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Western Australian theatre companies express fears over Federal arts funding changes
Theatre companies in Western Australia have criticised the Federal Government’s planned changes in arts funding and the uncertainty created by the new National Program of Excellence in Arts (NPEA).
With Senate committee investigating the establishment of the NPEA holding a hearing in Perth this week, dozens of members of the Western Australian arts community have expressed fears about the changes.
The most recent Federal budget moved $105 million would be cut from the Government's official arts funding body, the Australia Council to the NPEA, which will be controlled by Arts Minister George Brandis.
The Government has insisted the money is simply being moved, but art groups say additional administration costs mean there will be less to go around.
Peter Kift, General Manger of leading Aboriginal theatre company - Yirra Yaakin, said the funding changes could see the curtains close on productions.
Kift told the ABC "there's going to be less money and less products possibly, there's probably a dozen other different things that are going to be affected.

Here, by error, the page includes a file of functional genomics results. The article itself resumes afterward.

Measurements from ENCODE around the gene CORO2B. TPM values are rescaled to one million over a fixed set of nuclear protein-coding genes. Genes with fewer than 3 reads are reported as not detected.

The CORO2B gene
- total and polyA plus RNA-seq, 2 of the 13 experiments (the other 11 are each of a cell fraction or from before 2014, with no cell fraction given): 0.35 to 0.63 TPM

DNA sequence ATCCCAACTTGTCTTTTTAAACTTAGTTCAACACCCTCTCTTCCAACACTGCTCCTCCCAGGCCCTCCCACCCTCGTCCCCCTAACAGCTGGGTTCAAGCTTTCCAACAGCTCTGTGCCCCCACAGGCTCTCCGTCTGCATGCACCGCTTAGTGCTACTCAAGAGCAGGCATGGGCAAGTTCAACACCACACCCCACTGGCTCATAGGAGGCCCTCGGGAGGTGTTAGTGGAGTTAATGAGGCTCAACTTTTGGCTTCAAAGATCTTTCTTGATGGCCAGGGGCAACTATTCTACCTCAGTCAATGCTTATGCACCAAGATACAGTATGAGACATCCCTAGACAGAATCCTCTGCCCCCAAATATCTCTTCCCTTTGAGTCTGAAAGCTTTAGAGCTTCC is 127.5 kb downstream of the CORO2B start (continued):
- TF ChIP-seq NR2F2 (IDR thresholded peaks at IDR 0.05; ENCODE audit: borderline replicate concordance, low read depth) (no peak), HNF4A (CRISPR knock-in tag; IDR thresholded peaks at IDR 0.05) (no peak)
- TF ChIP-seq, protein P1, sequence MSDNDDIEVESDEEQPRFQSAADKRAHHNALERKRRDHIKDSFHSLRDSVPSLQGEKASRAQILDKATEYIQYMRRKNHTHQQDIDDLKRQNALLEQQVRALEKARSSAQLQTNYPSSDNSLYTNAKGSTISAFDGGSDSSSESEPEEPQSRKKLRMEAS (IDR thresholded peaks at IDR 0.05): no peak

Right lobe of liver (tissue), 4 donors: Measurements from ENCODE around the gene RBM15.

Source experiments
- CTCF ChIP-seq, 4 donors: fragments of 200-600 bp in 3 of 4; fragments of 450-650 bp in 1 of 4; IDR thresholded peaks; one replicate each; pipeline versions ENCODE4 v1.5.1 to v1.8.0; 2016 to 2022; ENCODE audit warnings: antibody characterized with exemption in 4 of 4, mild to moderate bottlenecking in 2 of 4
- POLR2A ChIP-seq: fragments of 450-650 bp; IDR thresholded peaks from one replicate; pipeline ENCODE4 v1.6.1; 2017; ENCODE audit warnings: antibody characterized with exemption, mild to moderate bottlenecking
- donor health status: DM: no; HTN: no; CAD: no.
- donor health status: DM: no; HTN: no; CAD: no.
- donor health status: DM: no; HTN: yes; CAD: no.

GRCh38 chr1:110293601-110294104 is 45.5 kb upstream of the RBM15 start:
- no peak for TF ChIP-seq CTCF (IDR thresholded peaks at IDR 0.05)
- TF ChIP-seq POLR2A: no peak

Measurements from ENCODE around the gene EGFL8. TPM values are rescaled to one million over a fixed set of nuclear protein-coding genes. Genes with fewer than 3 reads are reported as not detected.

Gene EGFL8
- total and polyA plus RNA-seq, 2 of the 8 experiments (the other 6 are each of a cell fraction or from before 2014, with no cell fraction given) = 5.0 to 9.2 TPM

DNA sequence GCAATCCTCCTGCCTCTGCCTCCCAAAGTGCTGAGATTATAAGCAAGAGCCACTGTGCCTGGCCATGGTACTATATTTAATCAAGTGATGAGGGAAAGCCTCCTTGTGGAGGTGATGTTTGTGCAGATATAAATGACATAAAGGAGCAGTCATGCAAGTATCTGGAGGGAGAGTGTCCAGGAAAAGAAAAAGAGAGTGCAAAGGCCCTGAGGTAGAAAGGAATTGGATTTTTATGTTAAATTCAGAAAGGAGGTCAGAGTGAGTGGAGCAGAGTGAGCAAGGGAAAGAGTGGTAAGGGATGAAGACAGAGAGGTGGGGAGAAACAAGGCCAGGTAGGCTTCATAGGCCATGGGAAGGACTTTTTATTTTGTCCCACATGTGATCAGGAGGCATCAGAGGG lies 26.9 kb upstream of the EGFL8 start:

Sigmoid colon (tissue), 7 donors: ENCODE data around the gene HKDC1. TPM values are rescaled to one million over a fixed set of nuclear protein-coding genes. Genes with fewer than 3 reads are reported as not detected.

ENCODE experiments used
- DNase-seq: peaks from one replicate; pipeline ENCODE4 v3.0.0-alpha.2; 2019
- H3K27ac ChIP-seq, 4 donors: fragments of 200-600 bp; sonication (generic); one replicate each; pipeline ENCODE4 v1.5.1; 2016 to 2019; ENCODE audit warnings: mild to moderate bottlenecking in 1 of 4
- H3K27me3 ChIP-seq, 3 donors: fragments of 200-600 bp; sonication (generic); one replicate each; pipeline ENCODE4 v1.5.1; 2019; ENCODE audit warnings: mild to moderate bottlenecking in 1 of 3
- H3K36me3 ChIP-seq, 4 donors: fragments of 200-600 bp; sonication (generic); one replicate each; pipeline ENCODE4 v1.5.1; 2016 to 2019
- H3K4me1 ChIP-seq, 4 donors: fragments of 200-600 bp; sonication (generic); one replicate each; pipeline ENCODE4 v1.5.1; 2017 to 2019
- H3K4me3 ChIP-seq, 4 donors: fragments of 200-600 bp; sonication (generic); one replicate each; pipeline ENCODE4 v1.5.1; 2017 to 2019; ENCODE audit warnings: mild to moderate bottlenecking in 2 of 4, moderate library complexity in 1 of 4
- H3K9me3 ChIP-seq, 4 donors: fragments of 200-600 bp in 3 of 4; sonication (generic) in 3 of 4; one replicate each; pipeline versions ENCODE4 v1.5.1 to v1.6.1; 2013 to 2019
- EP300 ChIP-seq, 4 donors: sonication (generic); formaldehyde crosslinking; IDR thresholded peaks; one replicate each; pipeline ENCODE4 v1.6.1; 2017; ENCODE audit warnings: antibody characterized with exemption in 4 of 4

"We'd have to reconsider our whole staffing structure. We'd have to consider the programs we've got planned over the next two to three years (based) on whether or not we have the infrastructure in place, or could afford the infrastructure to fulfil our ambitions."
Kift said that could have a serious impact on both the arts and Indigenous communities, adding “we're not just a theatre company, we're a nationally recognised cultural organisation.
"We give a voice to a lot of Aboriginal people around this country, and we give a voice to a lot of kids.
"They might not be an AFL footballer or an Australian netballer, so they need to have other options available to them, and arts is one of them.
"Culture is very strong in the Aboriginal community and the amount of talent out there needs to be acknowledged, nurtured and supported."
During his submission to the committee, Australian poet Dennis Haskell drew laughter when he commented that the changes could see the arts sector mirror the absurdist play Waiting for Godot, where two men wait in vain for the arrival of a third character.
He said solo artists would also be shut out from the new program, which would not accept grant applications from individuals.
Those comments were echoed outside the hearing by Zoe Pepper, who heads Side Pony Productions.
Pepper stated “it's a significant reduction making things incredibly competitive, and I guess it just means there'll be less money going around for individual artists," she said.
"It will have long-reaching effects."
Images: 2015 AWESOME International Arts Festival (courtesy of Darren Thomas) and the Free The Arts campaign.
12th August 2015 - LIVE PERFORMANCE AUSTRALIA SPEAKS OUT ON ARTS FUNDING
3rd July 2014 - VALUE OF THE ARTS EXPLORED AT APACA’S ANNUAL CONFERENCE
12th August 2009 - WA ARTS BRACED FOR TOUGH TIMES
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